The Epistolary Insights of Aging Writers

One can only hope that our greatest writers today are carrying on significant email correspondences with one another–and that one day we’ll have access to these exchanges. I can’t say I’ve seen anything like this yet, no hint of The Collected Emails of David Foster Wallace or Christopher Hitchens: The Yahoo! Years Last fall I received an advanced copy of Samuel Beckett’s final volume of letters. I’d just written about Beckett for The Millions and was happy to continue thinking about this odd and fabulous Irishman.

I’d also been doing some thinking about aging, and was struck how Beckett’s legendary detachment–explored and cultivated since youth–had seemingly prepared him well for the challenges of aging. I got the kernel for an idea, tracked down some additional epistolary volumes: Saul Bellow’s letters and the fascinating correspondence between the poets Robert Lowell and Elizabeth Bishop. My article appeared last month in The Atlantic under the heading Finding Wisdom in the Letters of Aging Writers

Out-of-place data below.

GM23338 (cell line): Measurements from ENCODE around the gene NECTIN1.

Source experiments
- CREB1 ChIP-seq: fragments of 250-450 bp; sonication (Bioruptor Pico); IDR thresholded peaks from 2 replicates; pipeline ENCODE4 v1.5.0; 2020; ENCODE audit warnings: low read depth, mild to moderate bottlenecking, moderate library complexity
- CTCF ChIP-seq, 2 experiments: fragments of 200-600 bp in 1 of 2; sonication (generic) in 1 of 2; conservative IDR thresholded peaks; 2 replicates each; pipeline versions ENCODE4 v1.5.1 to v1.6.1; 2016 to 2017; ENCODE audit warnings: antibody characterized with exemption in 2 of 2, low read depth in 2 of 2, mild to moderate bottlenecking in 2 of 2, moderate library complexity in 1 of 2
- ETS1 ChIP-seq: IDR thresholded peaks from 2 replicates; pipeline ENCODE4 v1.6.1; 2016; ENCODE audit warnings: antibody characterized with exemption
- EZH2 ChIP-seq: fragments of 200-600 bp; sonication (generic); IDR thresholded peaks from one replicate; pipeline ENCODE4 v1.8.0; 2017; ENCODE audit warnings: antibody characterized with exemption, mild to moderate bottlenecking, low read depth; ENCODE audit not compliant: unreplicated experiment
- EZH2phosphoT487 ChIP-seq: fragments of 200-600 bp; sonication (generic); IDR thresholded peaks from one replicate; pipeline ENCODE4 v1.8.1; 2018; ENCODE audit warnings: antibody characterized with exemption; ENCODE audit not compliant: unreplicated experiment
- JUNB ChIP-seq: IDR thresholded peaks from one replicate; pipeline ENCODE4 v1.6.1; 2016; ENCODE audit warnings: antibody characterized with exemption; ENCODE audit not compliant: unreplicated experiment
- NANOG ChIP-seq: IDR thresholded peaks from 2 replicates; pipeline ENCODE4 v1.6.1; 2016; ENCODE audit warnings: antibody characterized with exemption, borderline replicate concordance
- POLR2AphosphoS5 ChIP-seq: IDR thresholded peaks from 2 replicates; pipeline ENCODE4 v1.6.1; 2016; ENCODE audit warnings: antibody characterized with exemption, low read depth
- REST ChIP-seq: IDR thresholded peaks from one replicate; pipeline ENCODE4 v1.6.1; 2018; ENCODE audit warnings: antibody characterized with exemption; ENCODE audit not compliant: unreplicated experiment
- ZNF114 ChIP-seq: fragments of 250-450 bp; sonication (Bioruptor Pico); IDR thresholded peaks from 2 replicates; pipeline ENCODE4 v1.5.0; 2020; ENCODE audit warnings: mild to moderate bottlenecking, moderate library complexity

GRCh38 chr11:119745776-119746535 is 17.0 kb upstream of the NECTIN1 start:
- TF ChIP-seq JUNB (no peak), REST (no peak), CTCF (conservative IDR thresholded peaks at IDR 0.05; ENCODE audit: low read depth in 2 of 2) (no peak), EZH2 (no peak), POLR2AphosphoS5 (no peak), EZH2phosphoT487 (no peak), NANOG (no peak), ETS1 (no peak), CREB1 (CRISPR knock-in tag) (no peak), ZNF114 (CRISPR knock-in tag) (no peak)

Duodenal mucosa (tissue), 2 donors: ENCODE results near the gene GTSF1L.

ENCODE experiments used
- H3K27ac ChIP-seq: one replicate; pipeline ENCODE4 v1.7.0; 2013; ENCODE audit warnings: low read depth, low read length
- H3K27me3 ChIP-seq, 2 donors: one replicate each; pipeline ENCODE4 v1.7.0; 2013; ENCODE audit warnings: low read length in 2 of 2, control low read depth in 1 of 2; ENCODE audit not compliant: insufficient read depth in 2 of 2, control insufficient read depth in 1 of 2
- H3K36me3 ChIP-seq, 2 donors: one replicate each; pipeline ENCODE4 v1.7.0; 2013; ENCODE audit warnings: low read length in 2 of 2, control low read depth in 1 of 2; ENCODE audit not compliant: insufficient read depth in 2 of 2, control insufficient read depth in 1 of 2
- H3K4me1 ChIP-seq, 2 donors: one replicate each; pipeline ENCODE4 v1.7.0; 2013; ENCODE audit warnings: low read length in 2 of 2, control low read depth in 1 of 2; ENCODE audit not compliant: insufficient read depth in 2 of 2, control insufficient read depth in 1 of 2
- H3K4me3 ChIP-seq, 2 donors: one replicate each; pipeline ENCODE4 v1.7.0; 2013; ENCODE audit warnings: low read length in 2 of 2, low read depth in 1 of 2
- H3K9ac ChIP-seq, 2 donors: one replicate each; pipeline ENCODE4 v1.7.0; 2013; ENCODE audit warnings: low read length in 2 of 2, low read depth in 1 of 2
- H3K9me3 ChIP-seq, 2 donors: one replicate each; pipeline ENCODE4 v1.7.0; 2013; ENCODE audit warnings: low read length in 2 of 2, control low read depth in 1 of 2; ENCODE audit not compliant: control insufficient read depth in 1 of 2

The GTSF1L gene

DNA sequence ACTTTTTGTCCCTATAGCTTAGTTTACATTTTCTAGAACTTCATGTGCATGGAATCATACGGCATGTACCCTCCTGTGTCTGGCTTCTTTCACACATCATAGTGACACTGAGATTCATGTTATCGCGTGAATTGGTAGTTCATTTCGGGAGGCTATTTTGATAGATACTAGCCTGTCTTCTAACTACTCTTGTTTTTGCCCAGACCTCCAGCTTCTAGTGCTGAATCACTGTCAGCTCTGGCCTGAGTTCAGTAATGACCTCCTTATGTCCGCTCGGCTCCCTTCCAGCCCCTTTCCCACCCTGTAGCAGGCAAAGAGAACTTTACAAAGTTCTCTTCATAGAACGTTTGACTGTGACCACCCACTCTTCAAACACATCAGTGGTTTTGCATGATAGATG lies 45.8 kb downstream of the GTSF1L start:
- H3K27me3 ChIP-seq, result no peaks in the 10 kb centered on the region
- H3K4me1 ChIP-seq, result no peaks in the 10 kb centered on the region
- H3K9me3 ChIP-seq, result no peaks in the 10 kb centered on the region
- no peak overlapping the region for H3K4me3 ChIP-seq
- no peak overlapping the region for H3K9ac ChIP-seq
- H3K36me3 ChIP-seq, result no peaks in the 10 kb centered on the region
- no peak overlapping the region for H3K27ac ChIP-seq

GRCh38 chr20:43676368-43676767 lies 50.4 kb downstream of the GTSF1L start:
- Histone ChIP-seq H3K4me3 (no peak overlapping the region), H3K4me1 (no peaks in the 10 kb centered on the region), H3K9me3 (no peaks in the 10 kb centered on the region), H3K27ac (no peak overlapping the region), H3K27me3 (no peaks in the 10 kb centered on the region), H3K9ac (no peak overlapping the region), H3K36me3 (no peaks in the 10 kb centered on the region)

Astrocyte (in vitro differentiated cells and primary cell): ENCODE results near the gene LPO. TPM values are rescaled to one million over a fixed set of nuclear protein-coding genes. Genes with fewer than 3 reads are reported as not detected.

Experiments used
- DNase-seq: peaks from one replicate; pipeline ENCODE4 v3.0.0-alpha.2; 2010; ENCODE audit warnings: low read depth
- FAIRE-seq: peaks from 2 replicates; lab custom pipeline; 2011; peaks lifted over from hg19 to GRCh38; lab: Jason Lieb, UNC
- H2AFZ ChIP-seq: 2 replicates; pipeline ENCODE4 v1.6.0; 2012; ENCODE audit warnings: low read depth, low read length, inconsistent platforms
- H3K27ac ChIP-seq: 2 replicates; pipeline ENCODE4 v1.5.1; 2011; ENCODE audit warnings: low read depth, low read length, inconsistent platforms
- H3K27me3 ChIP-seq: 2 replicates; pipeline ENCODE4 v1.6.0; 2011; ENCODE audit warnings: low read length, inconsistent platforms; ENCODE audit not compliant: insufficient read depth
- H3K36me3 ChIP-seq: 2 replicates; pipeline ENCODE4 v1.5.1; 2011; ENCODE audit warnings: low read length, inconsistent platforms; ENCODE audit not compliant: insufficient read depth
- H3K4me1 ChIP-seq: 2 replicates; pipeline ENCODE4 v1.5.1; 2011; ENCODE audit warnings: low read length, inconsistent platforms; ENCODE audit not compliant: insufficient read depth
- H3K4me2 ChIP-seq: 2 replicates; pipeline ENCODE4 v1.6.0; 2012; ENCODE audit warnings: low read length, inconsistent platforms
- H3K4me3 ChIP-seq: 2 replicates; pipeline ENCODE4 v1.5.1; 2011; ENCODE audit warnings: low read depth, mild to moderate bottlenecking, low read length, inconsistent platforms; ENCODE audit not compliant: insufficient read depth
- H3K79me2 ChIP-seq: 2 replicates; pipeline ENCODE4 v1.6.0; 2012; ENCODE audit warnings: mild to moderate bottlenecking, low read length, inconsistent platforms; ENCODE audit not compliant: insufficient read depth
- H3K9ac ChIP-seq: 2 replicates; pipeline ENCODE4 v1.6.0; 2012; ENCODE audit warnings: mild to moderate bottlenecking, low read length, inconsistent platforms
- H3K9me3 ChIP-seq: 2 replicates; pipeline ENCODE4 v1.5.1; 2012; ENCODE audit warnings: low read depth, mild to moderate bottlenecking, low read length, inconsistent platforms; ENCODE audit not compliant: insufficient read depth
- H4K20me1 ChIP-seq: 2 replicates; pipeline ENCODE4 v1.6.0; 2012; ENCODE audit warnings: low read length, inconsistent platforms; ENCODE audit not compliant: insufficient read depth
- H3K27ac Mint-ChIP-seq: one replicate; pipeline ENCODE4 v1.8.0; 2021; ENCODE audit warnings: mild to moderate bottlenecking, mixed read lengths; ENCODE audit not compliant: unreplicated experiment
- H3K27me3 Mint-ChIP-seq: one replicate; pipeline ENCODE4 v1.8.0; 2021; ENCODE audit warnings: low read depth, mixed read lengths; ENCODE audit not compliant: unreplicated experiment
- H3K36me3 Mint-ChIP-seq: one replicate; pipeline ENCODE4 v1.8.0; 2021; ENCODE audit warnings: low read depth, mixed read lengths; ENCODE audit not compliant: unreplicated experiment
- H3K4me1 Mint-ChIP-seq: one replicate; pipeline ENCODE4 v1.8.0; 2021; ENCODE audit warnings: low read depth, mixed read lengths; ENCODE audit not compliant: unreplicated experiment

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During the last month or so I also published two short stories in online literary journals. They are both chapters from a novel I recently completed. The first piece was titled “The Phenomenon” and published in The Courtship of Winds, and the second was “If it is Beautiful, it is Passing” in the The Furious Gazelle.

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